- Blender Render—the oldest renderer, commonly known as the Blender Internal renderer. Built into Blender right from its early days. Can still produce good results with the right tricks, but considered by the Blender developers to be antiquated and not worthy of continuing development.
- Blender Game—this is the renderer used by the Blender Game Engine. Designed to be fast enough for interactive use in a game, which means there are limitations in the quality of renders it produces. You also use this renderer to create rigid-body physics simulations.
- Cycles Render—for this and other choices, see Advanced Rendering.
The top panel under the Render tab in the Properties window shows 3 buttons and a menu. The first button renders a single frame, equivalent to . The other two buttons are more relevant to animations.
The “Display:” menu controls what happens when you press: the default “Image Editor” causes the 3D view to be switched to the UV/Image Editor showing the rendered image. “Full Screen” causes the UV/Image Editor display to take over the entire screen, while “New Window” makes it appear in a separate OS/GUI window (similar to how older versions of Blender used to work). Finally, “Keep UI” causes no changes to your window layout at all; you have to explicitly bring up the Image Editor with to see the rendered image.
Render Image DimensionsEdit
You can control the size of image that Blender creates when rendering. This is specified in the “Dimensions” panel under Render properties. Apart from the menu at the top, the settings in this panel are grouped into two columns:
- The column on the left controls settings for a single image.
- The column on the right specifies additional settings for rendering a whole sequence of images as part of an animation. These settings will be discussed later.
At the upper left, under “Resolution:”, we have the dimensions in pixels of the image (the default settings are 1920×1080 as shown in the screenshot), plus an additional scale factor slider below (showing 50% by default). With these settings, the image will actually be rendered at (1920×50%)×(1080×50%) = 960×540. Having the scale factor is a convenience; rendering smaller, lower-quality images is faster, which speeds things up when you are initially working on your model, but of course you want full quality for the final result. Instead of mentally having to work out numbers for initial- versus final-quality renders, you can simply set the resolution to the full final quality, and use the scale factor to reduce this to, say, 50% or 25% for interim work, and then set it to 100% for the final output.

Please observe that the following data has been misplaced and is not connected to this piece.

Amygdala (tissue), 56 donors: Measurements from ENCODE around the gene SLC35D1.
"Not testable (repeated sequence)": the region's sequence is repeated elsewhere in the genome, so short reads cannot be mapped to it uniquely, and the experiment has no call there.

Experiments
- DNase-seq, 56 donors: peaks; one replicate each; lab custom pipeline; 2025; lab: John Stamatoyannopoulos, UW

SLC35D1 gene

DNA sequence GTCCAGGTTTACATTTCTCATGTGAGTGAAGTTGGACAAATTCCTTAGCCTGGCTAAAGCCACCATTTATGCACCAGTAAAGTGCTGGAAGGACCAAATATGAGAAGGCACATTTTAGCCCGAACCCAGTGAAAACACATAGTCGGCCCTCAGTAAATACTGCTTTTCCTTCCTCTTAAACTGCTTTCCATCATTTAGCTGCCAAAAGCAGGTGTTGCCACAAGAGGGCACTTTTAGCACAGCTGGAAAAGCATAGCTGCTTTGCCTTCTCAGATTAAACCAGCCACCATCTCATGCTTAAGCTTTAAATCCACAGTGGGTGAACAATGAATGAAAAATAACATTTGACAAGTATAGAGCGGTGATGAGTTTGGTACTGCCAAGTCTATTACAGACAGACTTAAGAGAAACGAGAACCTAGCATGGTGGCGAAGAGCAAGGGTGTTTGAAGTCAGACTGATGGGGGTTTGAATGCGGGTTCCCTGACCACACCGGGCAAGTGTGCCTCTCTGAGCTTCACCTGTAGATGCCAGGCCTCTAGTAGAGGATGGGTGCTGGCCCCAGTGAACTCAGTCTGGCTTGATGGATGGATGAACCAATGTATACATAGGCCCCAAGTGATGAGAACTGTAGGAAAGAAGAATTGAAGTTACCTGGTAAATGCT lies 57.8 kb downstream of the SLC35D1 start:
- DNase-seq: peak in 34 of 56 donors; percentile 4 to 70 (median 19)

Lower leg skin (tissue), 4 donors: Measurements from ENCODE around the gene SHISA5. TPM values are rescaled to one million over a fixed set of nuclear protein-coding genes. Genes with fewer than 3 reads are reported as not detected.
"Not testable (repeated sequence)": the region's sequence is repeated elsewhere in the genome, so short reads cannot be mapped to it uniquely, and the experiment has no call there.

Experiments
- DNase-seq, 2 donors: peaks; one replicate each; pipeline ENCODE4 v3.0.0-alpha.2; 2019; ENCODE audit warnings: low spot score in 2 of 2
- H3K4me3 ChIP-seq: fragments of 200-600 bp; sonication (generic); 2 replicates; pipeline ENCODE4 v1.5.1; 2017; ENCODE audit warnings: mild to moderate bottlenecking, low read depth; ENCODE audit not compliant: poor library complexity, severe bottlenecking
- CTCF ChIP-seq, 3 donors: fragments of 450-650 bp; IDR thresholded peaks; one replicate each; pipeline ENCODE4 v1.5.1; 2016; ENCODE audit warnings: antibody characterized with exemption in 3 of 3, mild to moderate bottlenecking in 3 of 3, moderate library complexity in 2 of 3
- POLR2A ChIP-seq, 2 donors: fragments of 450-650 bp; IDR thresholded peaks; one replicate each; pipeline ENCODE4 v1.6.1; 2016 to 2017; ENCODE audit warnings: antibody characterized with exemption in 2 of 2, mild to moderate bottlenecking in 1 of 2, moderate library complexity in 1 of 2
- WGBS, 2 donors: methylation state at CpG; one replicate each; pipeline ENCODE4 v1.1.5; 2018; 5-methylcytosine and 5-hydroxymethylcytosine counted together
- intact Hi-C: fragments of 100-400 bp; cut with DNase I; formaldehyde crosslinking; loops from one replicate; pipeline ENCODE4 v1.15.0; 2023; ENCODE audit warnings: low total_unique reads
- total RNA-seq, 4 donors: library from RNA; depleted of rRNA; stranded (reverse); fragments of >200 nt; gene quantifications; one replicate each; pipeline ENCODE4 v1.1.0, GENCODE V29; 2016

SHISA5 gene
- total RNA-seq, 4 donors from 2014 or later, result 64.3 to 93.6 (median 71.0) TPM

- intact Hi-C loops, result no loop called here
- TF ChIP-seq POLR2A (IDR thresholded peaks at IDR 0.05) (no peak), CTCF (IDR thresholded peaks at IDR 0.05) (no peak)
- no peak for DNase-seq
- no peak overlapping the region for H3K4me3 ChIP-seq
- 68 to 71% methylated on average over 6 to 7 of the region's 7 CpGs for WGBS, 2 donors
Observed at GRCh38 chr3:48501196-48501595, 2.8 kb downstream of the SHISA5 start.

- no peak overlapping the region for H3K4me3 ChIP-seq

Image File FormatsEdit
In current versions of Blender, the default format for saving rendered images is PNG. This is a lossless format which has the option for alpha transparency (which means the sky background is replaced by transparent pixels—enabled by clicking the “RGBA” button). This is a good format if you intend to do further work with the image (e.g. in an image editor like Gimp or Photoshop), but the files can be large.
JPEG is a lossy image format, which means it throws away information that the human eye doesn’t see. This produces much smaller files than PNG, and is adequate if you just want to upload the render directly for use in a Web page or other such document, but is not the best choice if you intend to do further processing of the image. It also doesn’t support alpha transparency.
To change the render file format:
- Switch to the Render tab in the Properties window.
- Look for the “Output” panel.
- Click on the popout menu with the current file format.
- Select your preferred format.
- the "Output Formats" module
- Tutorial on Using Multiple Cameras ← Pictures are missing from this tutorial
- Ira Krakow's Basic Blender Camera Positioning (Rigging)